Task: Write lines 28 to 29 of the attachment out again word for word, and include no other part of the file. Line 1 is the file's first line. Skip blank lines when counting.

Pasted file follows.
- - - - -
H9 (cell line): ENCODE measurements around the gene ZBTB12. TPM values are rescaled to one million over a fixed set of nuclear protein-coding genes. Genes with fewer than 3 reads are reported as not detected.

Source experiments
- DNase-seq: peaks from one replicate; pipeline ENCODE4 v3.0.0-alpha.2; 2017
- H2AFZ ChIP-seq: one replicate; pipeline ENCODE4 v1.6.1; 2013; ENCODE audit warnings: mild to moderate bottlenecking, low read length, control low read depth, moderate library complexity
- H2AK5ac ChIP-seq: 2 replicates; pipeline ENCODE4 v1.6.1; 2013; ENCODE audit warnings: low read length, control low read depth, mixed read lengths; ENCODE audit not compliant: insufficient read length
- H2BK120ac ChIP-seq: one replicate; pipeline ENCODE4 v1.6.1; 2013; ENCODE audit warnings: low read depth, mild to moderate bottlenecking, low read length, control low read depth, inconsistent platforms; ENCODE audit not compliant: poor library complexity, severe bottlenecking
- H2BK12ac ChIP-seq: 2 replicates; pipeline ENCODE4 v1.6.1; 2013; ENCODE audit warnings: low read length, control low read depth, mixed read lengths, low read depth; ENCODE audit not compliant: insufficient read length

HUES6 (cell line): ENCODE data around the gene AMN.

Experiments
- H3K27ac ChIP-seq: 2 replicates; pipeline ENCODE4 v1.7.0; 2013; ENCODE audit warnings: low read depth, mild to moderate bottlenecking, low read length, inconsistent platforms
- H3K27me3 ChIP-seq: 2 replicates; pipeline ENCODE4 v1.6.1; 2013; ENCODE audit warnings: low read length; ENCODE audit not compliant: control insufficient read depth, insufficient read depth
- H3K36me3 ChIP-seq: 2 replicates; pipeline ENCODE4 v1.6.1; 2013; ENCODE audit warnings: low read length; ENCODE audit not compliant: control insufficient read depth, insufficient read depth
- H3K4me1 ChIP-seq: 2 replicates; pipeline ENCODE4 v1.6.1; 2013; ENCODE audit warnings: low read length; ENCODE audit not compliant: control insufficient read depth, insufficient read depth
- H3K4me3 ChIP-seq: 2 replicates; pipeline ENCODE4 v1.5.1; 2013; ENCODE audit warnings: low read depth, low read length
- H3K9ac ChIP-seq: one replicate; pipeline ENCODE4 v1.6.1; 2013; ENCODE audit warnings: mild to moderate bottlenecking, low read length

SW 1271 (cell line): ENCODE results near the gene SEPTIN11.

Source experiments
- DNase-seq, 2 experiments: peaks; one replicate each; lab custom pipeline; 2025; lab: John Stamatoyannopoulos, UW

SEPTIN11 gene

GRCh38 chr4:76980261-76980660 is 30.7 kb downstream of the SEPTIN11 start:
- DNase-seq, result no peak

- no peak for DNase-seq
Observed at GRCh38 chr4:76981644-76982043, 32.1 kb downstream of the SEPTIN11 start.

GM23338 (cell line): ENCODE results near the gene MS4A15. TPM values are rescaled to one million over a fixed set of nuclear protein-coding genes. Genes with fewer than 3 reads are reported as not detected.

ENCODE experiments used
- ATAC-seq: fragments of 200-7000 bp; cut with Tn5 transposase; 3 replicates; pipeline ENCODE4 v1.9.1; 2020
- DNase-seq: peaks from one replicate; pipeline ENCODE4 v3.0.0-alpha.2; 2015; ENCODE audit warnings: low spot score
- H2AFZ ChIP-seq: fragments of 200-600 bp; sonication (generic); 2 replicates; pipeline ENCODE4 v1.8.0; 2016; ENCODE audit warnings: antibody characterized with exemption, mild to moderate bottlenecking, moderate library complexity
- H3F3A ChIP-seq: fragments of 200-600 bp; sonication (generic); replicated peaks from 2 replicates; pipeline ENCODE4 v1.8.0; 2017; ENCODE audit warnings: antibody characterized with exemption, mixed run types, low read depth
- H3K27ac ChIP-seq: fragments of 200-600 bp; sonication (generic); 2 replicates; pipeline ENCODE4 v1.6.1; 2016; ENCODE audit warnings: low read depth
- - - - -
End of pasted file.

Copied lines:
- H2AFZ ChIP-seq: fragments of 200-600 bp; sonication (generic); 2 replicates; pipeline ENCODE4 v1.8.0; 2016; ENCODE audit warnings: antibody characterized with exemption, mild to moderate bottlenecking, moderate library complexity
- H3F3A ChIP-seq: fragments of 200-600 bp; sonication (generic); replicated peaks from 2 replicates; pipeline ENCODE4 v1.8.0; 2017; ENCODE audit warnings: antibody characterized with exemption, mixed run types, low read depth